About this paper

Appears in:
Pages: 5631-5632 (abstract only)
Publication year: 2016
ISBN: 978-84-617-5895-1
ISSN: 2340-1095
doi: 10.21125/iceri.2016.0265

Conference name: 9th annual International Conference of Education, Research and Innovation
Dates: 14-16 November, 2016
Location: Seville, Spain

BRIDGING ACADEMIC AND VOCATIONAL TRANSITIONS FOR YOUNG ADULTS WITH AUTISM SPECTRUM DISORDERS THROUGH SOCIAL COMMUNICATION SUPPORT GROUPS

M. Sanford, J. Waller, T. Caswell

Ithaca College (UNITED STATES)
Introduction:
This presentation describes a social communication program developed to support adolescents and young adults with Autism Spectrum Disorder (ASD) as they transition from high school into post-secondary education, the workforce, and independent living. The model provides well-designed support services that effectively aid in bridging the gaps in transition planning. The essential components include: focus group analysis, person-centered planning, video-modeling, and module instruction. Measured outcomes include improvements in target social communication behaviors, self-advocacy skills, and increased independence.
It is imperative that effective transition supports be available to meet the diverse needs of young adults with ASD. Although intellectually prepared, these individuals often struggle with the expectations of post-secondary and vocational settings. They often experience difficulties using effective social communication behaviors, managing changes in the environment, social reciprocity, and self-advocacy skills. Ineffective transitions into new environments may lead to academic failure, social isolation, and loss of employment (Gobbo & Shmulsky, 2014, Hurewitz &Berger, 2008; Roux et al., 2013; Shattuck et al., 2012; White, Ollendick, & Bray, 2011). Higher-education institutions and work settings are interested in finding accommodations to promote successful transition experiences (VanPelt, 2008). Explicit support is essential for establishing positive academic and employment outcomes and, subsequently, increasing independence and enhancing general well-being.

Methods:
Evidence-based instruction is provided to improve quality of life and community integration. Data on social communication behaviors through a focus group discussion and person-centered planning activities are used to establish measurable objectives. These are targeted through learning modules in the areas of identity, social communication, and community inclusion. Video-modeling is used to teach specific conversational behaviors and social reciprocity. Participants learn strategies to develop peer-awareness and practical approaches for cultivating meaningful social experiences.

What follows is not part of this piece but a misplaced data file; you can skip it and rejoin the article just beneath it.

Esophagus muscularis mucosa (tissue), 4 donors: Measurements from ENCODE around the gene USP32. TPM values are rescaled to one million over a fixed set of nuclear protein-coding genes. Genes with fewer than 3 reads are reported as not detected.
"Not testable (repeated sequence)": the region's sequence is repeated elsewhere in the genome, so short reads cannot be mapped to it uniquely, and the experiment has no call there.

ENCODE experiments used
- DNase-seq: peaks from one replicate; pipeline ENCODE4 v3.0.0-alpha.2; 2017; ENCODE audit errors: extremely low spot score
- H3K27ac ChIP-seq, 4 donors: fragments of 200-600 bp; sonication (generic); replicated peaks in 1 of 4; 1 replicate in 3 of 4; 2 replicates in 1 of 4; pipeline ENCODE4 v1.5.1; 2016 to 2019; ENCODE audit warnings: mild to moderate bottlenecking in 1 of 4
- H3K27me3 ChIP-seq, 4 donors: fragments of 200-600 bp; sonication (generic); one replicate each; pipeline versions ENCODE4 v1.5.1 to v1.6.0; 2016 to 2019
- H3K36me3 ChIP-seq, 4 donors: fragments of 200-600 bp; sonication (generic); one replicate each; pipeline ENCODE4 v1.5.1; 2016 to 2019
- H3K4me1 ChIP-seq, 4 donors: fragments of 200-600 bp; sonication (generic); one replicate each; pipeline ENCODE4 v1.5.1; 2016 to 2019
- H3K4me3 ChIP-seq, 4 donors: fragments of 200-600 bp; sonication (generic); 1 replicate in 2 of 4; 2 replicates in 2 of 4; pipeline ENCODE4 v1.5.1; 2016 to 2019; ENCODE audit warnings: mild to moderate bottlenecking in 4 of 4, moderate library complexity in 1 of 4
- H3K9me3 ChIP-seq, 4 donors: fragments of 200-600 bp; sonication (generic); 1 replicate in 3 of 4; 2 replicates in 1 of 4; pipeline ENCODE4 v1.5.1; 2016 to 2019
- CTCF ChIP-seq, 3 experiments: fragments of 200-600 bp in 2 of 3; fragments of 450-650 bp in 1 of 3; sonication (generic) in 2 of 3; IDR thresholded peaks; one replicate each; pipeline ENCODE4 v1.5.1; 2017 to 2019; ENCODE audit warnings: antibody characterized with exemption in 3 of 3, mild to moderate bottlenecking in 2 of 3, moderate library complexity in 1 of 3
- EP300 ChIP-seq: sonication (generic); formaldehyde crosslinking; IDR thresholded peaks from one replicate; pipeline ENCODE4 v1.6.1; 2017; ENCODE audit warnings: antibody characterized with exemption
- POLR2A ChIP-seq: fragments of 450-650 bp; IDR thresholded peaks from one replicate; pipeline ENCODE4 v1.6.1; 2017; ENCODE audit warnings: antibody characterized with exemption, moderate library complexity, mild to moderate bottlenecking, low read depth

Results:
Participants demonstrate measured improvements in social communication and self-advocacy behaviors. A focus group analysis shows increases in sustained mutual attention, relevant questions, and message accuracy. Data indicate decreases in informational redundancy and unexpected behaviors. Participants increase their independence by using learned strategies to approach novel situations and to express their needs effectively. Participants generalize their individual program goals to their academic and vocational experiences with noted improvements in the quality of interactions with peers and other community members and in the participants' ability to attend to social boundaries. Improved management of daily transition experiences is reported in academic, vocational, and home environments.

Conclusions:
Improving outcomes for young adults with ASD depends on establishing innovative and well-designed support services to teach social behaviors, self-reliance, and advocacy skills. Sharing these measurable achievements serve to bridge the gaps in transitional planning for young adults with ASD, their educational settings, their families, and their communities.
@InProceedings{SANFORD2016BRI,
author = {Sanford, M. and Waller, J. and Caswell, T.},
title = {BRIDGING ACADEMIC AND VOCATIONAL TRANSITIONS FOR YOUNG ADULTS WITH AUTISM SPECTRUM DISORDERS THROUGH SOCIAL COMMUNICATION SUPPORT GROUPS},
series = {9th annual International Conference of Education, Research and Innovation},
booktitle = {ICERI2016 Proceedings},
isbn = {978-84-617-5895-1},
issn = {2340-1095},
doi = {10.21125/iceri.2016.0265},
url = {http://dx.doi.org/10.21125/iceri.2016.0265},
publisher = {IATED},
location = {Seville, Spain},
month = {14-16 November, 2016},
year = {2016},
pages = {5631-5632}}
TY - CONF
AU - M. Sanford AU - J. Waller AU - T. Caswell
TI - BRIDGING ACADEMIC AND VOCATIONAL TRANSITIONS FOR YOUNG ADULTS WITH AUTISM SPECTRUM DISORDERS THROUGH SOCIAL COMMUNICATION SUPPORT GROUPS
SN - 978-84-617-5895-1/2340-1095
DO - 10.21125/iceri.2016.0265
PY - 2016
Y1 - 14-16 November, 2016
CI - Seville, Spain
JO - 9th annual International Conference of Education, Research and Innovation
JA - ICERI2016 Proceedings
SP - 5631
EP - 5632
ER -
M. Sanford, J. Waller, T. Caswell (2016) BRIDGING ACADEMIC AND VOCATIONAL TRANSITIONS FOR YOUNG ADULTS WITH AUTISM SPECTRUM DISORDERS THROUGH SOCIAL COMMUNICATION SUPPORT GROUPS, ICERI2016 Proceedings, pp. 5631-5632.
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